It's been 40 years since CBS first took a minute out of its broadcasting schedule to give viewers a minute-long history lesson. Bicentennial Minutes were short, nightly primetime TV spots created to commemorate the bicentennial of the American Revolution. But the 60-second shorts quickly became a cultural phenomenon.
The segments, sponsored by Shell Oil, aired nightly beginning on July 4, 1974, and were originally slated to end two years later. But another sponsor stepped in, and the series ran through Dec. 31, 1976 — more than 900 segments in all!
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Narrated by CBS stars of the era like Alan Alda (M*A*S*H), Lucille Ball (Here's Lucy), Jean Stapleton (All in the Family), and Ed Asner (The Mary Tyler Moore Show), as well as hundreds of other celebs and political figures, the landmark series provided nightly factoids on events that happened exactly 200 years ago on that date.
Charlton Heston appeared in the first Bicentennial Minute (the topic: George Washington's concern over the closing of Boston Harbor by the British following the Boston Tea Party), and the final segment was narrated by outgoing President Gerald Ford on Dec. 31, 1976, at 10:59 p.m. It was truly historical.
Watch the final Bicentennial Minute by President Ford:
In an interview with the Archive of American Television, executive producer Bob Markell revealed that in the beginning it was "very hard to get" important actors to come on the shows, but that quickly changed. "We made it so successful, and I'm so proud of that show, that people were begging to be on the show," he dished. "I mean, you name it, we had anybody and everybody, and I didn't limit it to showbiz personalities. We had Tennessee Williams on, and I had wonderful painters, I had Leonard Bernstein, I had Ron Reagan. ... We had [puppets] Kukla, Fran, and Ollie. I did a two-part Bicentennial Minute with Kukla, Fran, and Ollie and we won an Emmy."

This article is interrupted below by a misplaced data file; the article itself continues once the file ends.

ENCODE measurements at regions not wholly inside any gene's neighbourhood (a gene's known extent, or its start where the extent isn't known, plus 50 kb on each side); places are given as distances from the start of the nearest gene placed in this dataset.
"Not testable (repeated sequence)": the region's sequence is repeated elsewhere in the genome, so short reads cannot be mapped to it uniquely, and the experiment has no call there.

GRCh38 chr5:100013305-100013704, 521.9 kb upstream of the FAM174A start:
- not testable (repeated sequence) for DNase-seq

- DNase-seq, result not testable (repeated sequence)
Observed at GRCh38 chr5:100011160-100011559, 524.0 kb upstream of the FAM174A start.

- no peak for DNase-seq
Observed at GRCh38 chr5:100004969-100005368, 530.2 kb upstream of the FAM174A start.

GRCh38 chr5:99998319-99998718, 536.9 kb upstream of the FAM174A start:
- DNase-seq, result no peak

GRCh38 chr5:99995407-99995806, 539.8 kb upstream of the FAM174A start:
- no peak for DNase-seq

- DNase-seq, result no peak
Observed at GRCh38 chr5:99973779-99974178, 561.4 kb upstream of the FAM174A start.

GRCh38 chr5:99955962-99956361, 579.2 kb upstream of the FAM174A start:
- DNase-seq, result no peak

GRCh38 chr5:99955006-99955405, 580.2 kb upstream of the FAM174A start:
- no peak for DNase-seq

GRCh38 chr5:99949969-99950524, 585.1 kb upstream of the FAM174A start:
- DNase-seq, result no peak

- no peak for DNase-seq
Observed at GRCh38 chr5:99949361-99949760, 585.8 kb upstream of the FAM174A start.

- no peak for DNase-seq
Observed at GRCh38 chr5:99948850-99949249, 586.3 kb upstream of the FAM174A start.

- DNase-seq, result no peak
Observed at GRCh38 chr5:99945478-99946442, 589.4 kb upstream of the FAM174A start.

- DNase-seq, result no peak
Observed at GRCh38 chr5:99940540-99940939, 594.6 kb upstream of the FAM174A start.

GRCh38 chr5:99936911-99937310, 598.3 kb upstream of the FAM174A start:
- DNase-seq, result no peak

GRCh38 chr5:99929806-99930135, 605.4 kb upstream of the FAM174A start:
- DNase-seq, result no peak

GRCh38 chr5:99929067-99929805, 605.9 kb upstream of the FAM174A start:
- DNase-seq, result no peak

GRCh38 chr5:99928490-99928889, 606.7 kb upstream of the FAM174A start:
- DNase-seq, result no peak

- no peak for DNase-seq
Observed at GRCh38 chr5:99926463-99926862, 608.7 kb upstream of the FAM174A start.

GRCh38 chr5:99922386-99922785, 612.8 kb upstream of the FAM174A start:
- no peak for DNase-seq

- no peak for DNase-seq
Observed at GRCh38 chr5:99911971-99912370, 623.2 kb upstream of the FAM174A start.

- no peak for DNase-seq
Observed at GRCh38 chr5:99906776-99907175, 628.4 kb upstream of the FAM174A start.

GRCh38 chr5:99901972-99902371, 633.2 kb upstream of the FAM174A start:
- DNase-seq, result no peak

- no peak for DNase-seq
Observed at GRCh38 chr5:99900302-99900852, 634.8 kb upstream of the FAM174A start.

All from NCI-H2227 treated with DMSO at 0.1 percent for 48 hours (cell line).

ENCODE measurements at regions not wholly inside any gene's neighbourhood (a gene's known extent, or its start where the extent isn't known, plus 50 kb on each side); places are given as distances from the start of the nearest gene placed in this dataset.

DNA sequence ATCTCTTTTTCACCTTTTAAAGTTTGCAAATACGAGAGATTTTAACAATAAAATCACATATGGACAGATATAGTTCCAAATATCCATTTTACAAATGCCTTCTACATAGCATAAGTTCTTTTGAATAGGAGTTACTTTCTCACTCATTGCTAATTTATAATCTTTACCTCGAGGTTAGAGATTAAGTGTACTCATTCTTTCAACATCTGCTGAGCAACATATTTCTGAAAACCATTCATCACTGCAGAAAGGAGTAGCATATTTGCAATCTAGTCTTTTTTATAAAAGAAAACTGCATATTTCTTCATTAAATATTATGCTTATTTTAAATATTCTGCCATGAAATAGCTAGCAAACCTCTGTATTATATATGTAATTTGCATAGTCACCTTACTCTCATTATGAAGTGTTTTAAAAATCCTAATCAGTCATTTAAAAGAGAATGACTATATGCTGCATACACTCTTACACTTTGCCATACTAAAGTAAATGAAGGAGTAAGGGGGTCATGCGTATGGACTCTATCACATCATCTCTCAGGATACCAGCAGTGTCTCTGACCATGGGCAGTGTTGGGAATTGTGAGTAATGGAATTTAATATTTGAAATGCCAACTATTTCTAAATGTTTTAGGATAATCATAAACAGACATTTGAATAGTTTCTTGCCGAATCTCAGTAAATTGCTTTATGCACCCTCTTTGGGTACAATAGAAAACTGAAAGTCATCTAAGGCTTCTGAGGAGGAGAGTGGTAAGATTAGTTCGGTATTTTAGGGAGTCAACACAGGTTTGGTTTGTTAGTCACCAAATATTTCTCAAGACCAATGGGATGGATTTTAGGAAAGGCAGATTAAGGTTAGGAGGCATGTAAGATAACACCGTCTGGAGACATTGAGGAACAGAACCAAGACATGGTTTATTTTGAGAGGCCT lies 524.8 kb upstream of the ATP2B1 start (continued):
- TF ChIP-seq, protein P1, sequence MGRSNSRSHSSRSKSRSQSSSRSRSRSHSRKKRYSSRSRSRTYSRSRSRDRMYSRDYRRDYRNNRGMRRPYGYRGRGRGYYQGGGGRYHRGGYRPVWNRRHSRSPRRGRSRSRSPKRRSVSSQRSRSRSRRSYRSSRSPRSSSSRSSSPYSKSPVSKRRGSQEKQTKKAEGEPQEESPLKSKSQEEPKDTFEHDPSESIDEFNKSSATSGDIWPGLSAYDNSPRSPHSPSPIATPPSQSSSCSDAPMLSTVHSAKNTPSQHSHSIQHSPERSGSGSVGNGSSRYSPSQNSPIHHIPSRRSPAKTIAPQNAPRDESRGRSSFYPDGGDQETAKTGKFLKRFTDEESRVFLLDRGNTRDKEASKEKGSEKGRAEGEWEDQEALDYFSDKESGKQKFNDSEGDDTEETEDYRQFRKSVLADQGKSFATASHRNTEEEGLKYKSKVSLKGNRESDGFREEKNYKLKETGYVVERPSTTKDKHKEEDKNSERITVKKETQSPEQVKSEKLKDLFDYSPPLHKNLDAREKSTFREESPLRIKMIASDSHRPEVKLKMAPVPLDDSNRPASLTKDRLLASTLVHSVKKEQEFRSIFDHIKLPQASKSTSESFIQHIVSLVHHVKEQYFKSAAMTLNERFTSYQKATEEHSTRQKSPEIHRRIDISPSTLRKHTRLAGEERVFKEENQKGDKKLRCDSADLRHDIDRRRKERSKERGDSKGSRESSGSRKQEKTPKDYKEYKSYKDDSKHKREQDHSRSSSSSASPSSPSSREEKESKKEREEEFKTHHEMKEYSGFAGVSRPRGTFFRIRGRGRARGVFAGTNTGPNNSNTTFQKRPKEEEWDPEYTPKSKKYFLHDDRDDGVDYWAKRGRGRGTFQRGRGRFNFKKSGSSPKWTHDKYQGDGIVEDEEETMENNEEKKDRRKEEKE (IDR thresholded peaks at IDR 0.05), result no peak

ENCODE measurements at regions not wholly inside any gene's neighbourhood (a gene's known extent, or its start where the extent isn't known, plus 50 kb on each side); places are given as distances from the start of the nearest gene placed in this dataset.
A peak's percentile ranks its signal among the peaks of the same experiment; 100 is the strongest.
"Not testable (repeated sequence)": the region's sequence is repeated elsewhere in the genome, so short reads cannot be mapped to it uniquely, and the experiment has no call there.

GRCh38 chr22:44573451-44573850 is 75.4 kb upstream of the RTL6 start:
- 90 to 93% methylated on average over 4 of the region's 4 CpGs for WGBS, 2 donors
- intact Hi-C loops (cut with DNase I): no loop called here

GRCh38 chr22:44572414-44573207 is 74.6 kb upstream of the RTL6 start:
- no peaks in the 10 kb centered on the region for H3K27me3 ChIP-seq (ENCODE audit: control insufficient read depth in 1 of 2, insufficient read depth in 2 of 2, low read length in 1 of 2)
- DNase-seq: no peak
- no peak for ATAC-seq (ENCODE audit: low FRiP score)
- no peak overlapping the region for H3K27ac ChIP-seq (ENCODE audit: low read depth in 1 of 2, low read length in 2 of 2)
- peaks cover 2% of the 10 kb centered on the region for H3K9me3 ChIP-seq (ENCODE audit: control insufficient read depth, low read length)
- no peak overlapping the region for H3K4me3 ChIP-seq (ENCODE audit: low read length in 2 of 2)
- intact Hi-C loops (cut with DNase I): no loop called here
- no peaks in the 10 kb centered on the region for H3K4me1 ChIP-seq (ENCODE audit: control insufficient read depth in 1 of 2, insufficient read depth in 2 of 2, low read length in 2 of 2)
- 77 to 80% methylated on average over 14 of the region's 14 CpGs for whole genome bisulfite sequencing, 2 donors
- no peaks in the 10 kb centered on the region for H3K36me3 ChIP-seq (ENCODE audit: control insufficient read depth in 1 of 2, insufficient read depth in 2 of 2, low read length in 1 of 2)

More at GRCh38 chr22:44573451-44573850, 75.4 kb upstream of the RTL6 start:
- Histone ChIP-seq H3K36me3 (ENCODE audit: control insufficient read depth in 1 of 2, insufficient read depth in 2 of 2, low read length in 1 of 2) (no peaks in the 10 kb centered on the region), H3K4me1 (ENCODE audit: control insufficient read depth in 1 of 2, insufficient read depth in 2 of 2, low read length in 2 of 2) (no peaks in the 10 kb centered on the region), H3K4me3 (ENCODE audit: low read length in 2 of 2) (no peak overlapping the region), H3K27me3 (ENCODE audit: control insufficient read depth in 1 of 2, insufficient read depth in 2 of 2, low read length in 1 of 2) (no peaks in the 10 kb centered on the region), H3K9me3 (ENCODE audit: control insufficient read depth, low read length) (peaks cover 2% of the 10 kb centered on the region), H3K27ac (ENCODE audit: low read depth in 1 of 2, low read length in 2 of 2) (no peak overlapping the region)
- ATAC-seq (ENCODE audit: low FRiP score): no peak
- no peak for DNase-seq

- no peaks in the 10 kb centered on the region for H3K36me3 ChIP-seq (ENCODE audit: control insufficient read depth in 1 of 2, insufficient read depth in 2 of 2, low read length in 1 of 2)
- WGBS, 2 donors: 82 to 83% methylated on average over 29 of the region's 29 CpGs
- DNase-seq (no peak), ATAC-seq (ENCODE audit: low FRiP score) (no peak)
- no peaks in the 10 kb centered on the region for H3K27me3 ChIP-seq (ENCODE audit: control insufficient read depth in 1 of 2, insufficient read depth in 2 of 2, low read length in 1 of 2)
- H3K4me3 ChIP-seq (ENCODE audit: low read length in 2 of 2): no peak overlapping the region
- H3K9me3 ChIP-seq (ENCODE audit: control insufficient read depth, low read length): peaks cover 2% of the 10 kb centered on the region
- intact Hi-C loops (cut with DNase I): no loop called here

Check out Val Avery's Bicentennial Minute from 1976:
Each segment of the series took about 45 minutes to film and an entire day to create. And while producers tried to minimize war violence in the segments, in a 1976 UPI interview Markell said, "We tried not to romanticize it. It wasn't fellows in red uniforms looking pretty, and it wasn't everyone playing the fife and drums. … In the sum of the Minutes, we weren't trying to make a straight directive statement. It was a total statement about humanity and suffering."
See Jessica Tandy's Bicentennial Minute from Aug. 31, 1975:
Bicentennial Minutes created a lot of buzz, and the segments were referenced on other TV shows over the years. On All in the Family, one of Archie Bunker's rants about what made America great was described as a Bicentennial Minute by his son-in-law, Mike/Meathead (Rob Reiner), and decades later, in the opening scene of a King of Queens episode, Jerry Stiller's character declared, "I swore off glasses in 1976! I know the year, because the last time I threw a pair at the television was during a particularly offensive Bicentennial Minute!" (You gotta love Arthur Spooner.)
Of course, the best tribute to these milestone minutes came in the form of parodies on sketch comedy shows. The "About 200 Years Ago" skits on Hee Haw offered distorted historical "facts" with an iffy timeline, courtesy of Grandpa Jones. And in 1975, comedy veterans Tim Conway and Harvey Korman gave us a twisted history lesson with a live-action re-enactment of a Bicentennial 'Moment' on The Carol Burnett Show.
Watch the Carol Burnett Show parody:
As for the 15 hours of cumulative footage from the original Bicentennial Minutes, well, let's just say the series was definitely ahead of its time. Decades before reality TV dominated the small screen, Markell said of his retro reality capsules: "We selected material we thought contained the most interesting pieces of information to make the period clear to contemporary Americans, to take it out of the storybook and make a reality out of 200 years ago."
And that's the way it was.